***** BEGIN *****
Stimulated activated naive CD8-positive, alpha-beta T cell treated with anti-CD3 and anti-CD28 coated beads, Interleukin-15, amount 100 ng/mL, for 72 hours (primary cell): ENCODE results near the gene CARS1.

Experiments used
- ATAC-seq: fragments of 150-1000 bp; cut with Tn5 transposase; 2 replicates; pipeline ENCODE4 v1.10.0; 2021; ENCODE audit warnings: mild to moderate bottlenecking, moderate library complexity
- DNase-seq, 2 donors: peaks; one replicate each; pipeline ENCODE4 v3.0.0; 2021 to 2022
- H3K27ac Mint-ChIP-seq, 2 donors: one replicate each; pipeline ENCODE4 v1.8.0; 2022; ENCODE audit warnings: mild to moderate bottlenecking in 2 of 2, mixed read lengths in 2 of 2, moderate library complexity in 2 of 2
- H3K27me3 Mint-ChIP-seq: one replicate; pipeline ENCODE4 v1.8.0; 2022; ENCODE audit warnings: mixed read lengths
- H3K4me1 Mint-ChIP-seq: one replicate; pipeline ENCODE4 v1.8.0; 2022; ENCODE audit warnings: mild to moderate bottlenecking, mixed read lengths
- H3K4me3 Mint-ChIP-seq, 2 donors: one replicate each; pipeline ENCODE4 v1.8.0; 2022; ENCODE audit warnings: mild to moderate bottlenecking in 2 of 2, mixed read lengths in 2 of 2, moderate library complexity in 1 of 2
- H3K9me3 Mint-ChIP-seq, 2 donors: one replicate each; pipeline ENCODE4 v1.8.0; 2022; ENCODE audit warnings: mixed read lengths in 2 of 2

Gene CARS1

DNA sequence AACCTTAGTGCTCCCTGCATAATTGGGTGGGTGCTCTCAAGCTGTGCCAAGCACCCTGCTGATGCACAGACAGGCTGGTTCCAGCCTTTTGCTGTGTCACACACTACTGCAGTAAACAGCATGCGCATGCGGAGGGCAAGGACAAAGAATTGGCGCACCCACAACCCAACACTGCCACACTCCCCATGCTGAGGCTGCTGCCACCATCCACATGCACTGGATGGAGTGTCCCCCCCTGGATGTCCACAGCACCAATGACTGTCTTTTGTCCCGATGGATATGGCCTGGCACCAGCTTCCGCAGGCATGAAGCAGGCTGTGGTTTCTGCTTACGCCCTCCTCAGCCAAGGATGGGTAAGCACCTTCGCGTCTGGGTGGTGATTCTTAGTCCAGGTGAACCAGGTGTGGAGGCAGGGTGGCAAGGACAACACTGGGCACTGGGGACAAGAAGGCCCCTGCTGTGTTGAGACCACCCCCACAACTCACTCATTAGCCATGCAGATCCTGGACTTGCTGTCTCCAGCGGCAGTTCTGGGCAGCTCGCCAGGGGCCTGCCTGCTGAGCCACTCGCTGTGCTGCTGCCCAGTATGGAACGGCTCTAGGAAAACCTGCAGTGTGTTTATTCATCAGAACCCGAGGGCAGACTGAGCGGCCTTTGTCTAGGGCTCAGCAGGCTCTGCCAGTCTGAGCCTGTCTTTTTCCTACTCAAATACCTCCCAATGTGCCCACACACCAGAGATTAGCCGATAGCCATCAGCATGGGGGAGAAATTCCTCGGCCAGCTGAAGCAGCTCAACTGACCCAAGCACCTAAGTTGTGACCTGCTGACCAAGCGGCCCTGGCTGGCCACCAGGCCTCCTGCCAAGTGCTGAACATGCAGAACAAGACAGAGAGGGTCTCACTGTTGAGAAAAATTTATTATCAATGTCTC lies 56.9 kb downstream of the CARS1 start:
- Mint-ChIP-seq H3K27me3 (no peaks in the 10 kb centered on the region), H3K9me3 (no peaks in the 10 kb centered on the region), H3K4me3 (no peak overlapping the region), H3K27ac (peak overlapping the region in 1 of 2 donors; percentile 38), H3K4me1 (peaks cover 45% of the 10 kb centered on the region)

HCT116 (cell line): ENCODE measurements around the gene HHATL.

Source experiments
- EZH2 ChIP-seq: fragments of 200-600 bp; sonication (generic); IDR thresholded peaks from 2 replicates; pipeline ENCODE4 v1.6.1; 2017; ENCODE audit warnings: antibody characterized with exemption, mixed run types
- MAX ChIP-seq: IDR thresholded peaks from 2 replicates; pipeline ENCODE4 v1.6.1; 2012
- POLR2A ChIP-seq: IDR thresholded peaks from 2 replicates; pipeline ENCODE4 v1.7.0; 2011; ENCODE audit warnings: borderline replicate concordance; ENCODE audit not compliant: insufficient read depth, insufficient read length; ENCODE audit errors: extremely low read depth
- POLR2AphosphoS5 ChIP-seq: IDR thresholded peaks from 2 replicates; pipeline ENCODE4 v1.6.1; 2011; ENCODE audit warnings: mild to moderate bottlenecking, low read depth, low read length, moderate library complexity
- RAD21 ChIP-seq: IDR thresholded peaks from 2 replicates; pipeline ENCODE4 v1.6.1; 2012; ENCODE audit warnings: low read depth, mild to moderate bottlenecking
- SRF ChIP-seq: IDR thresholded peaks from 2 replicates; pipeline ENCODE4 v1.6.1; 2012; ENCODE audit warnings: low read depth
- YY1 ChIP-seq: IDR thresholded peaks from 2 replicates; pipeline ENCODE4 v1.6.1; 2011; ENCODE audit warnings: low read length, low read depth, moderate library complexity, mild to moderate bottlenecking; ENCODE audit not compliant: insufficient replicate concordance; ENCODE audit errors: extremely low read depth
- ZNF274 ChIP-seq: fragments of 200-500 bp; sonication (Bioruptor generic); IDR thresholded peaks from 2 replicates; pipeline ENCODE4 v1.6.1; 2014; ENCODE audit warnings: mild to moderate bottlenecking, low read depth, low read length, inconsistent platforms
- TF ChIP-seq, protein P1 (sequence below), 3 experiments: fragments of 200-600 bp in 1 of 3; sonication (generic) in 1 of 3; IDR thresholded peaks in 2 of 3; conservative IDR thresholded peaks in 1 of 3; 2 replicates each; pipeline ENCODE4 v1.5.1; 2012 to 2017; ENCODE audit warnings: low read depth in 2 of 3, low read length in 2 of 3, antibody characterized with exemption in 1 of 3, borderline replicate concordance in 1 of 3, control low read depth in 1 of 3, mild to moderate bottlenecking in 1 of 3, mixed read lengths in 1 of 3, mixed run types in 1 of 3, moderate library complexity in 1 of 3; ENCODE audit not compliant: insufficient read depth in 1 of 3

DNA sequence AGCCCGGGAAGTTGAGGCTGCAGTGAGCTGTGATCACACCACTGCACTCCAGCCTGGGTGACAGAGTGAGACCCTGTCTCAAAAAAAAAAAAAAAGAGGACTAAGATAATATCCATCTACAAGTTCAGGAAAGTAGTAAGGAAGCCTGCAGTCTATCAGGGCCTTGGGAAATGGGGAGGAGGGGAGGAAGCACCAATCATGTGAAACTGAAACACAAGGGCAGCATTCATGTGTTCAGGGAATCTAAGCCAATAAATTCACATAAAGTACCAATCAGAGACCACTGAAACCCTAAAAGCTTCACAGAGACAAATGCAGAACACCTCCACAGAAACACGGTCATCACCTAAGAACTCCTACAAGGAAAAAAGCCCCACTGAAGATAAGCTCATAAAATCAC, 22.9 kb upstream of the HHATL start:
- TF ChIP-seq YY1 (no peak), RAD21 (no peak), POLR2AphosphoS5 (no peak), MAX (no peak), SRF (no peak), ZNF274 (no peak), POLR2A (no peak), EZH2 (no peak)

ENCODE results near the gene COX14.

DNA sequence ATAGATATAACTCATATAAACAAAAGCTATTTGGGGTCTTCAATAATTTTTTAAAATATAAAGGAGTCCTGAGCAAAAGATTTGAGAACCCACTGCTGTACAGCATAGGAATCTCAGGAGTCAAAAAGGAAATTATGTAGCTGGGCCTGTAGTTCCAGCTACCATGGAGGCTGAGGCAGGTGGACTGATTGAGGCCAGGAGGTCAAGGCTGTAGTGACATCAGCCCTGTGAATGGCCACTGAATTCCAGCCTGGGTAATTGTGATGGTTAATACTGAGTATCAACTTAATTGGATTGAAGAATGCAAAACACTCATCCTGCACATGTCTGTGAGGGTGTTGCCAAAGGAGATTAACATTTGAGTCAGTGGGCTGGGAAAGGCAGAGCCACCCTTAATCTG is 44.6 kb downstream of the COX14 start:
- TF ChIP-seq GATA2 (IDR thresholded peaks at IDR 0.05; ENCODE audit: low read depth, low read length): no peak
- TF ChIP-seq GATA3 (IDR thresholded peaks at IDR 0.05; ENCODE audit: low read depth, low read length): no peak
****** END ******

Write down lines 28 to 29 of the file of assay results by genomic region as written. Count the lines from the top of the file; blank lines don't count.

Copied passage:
- TF ChIP-seq GATA2 (IDR thresholded peaks at IDR 0.05; ENCODE audit: low read depth, low read length): no peak
- TF ChIP-seq GATA3 (IDR thresholded peaks at IDR 0.05; ENCODE audit: low read depth, low read length): no peak